On the second day of the hearing in the ongoing election petition at Uganda's Supreme Court challenging President Yoweri Museveni's win, the petitioner's lawyers spent much of Tuesday scrutinising affidavits as part of their evidence of non-compliance with the various electoral laws and the Constitution.
The petitioner - former prime minister Amama Mbabazi's - legal team said that there were no results that the Electoral Commission used to declared the winner in line with the Presidential Elections Act, the Electoral Commission Act and the Constitution.
Led by Muhammad Mbabazi, the former premier's team argued that under the law, Declaration of Results (DR) forms, tally sheets and returns from the districts' polling stations were mandatory before the Electoral Commission, the second respondent in the case, declared the presidential election winner.
"We have discharged the burden that there was non-compliance with section 56 of the Presidential Elections Act and Section 48 (iii) of the Constitution because there was fundamental departure from the principles underlying these sections which rendered the outcome a nullity," said Mr Mbabazi.
According to Mr Mbabazi lawyers, affidavits scrutinised in court on Tuesday and the testimony given by the EC chairman Badru Kiggundu on Monday revealed that the documents were not available at the national tally centre by the time of announcing results.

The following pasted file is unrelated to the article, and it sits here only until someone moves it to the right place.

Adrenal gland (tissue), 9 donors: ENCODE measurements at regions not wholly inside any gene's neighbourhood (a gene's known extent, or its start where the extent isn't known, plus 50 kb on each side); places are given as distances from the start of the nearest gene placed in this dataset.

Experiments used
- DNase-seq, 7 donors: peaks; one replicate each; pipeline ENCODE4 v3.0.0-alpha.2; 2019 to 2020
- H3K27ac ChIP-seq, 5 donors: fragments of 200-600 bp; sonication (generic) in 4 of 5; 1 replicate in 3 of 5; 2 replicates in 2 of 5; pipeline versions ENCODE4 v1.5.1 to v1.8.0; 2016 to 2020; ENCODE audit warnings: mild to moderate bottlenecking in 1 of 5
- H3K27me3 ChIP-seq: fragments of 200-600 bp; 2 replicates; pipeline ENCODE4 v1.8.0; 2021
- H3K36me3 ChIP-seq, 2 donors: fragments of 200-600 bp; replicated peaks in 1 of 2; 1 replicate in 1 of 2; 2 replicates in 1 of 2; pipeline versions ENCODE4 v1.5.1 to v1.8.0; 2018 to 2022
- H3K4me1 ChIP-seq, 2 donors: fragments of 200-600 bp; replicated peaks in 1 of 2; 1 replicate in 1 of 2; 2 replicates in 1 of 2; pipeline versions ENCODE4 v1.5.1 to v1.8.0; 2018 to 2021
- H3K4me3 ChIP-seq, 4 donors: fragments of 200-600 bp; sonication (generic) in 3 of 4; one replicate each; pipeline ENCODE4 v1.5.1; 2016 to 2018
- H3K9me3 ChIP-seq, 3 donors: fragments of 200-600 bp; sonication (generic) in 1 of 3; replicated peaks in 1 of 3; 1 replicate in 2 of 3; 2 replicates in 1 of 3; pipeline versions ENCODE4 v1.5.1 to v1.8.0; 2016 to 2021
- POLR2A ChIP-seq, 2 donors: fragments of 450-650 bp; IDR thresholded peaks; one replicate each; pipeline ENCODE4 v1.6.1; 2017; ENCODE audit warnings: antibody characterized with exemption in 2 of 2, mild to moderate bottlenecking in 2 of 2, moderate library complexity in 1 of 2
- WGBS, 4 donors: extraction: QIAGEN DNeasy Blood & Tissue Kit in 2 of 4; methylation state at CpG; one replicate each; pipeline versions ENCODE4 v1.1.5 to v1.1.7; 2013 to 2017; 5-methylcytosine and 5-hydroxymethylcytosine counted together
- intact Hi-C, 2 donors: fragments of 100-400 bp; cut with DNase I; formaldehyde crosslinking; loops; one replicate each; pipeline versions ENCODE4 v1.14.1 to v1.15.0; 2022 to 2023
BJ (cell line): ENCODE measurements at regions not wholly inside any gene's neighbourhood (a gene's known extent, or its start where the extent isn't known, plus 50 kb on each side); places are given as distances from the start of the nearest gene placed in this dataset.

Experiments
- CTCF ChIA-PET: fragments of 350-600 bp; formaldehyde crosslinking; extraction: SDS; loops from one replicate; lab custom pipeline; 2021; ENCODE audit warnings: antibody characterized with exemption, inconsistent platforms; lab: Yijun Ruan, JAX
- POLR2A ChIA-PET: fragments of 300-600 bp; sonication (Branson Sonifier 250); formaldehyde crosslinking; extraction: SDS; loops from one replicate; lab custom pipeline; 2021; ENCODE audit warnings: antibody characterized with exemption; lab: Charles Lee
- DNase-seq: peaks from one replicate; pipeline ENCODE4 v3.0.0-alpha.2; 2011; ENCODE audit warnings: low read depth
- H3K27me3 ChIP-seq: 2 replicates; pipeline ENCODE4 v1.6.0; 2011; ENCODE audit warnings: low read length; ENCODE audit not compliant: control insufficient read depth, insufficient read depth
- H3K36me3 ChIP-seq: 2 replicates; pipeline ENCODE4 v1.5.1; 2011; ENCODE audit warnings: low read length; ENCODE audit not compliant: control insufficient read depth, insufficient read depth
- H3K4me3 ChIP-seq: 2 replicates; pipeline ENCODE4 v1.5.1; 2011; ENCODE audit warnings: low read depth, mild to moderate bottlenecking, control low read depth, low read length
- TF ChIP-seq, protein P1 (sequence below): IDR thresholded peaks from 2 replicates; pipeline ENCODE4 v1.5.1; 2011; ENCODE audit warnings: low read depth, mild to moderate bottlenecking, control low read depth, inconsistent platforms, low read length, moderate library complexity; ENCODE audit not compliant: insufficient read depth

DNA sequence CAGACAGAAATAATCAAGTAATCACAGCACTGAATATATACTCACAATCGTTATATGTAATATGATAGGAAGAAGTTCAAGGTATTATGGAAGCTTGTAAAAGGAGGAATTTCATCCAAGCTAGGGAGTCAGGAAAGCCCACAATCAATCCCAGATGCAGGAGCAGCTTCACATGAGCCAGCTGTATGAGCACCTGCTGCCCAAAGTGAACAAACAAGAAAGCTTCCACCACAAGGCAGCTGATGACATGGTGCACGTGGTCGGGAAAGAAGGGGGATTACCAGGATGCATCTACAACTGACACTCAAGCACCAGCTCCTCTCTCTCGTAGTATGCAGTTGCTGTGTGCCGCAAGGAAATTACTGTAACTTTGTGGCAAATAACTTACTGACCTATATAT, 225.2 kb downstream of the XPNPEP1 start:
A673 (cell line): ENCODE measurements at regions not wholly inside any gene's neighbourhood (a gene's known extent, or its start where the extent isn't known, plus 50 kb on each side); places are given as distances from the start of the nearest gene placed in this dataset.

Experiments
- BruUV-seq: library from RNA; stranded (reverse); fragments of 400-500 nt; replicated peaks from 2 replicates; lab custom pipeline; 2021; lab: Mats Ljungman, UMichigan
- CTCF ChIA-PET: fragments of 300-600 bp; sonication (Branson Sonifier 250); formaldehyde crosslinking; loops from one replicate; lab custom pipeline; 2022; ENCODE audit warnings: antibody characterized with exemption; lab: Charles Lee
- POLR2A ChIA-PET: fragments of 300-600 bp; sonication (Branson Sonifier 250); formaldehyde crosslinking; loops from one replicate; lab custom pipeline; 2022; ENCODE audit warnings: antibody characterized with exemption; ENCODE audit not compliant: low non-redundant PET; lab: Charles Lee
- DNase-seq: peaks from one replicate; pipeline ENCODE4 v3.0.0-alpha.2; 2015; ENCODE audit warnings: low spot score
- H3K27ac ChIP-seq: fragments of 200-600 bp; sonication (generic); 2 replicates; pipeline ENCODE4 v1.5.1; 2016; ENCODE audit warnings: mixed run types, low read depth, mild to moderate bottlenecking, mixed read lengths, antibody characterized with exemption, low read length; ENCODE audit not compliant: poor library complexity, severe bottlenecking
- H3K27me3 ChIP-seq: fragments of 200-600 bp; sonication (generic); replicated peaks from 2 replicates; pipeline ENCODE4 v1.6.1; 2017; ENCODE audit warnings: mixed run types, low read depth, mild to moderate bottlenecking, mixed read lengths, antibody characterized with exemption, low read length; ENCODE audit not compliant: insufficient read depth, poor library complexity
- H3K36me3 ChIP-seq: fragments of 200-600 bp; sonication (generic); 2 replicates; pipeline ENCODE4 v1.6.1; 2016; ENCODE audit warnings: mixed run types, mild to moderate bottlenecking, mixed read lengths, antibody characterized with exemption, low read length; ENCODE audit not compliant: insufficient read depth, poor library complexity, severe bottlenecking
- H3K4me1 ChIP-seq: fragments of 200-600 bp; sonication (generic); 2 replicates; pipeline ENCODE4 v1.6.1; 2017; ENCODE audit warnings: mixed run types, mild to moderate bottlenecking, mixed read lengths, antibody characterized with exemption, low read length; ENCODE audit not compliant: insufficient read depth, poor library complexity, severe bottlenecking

"I had electronic transmission of results. At that time I did not have them [the DR forms]. Presiding officers insert them in tamperproof envelopes and send to tally centre where technical officers scan the forms and tally clerks enter results as seen on the screen," Dr Kiggundu told Court on Monday.
Mr Mbabazi argued that the forms must be dully signed by the agents of each candidate and the District Retuning Officer, as proof of actual records of what transpired at polling stations and at the districts.
The EC however argued that it is not mandatory for results to be declared with Declaration of Results forms, tally sheets and returns.
"It is our submission that the second respondent 'enacted' his own laws and used his own results to declare Museveni the winner," argued Mbabazi.
In the petition, President Museveni is the first respondent, while the EC and Attorney General are second and third respondents respectively.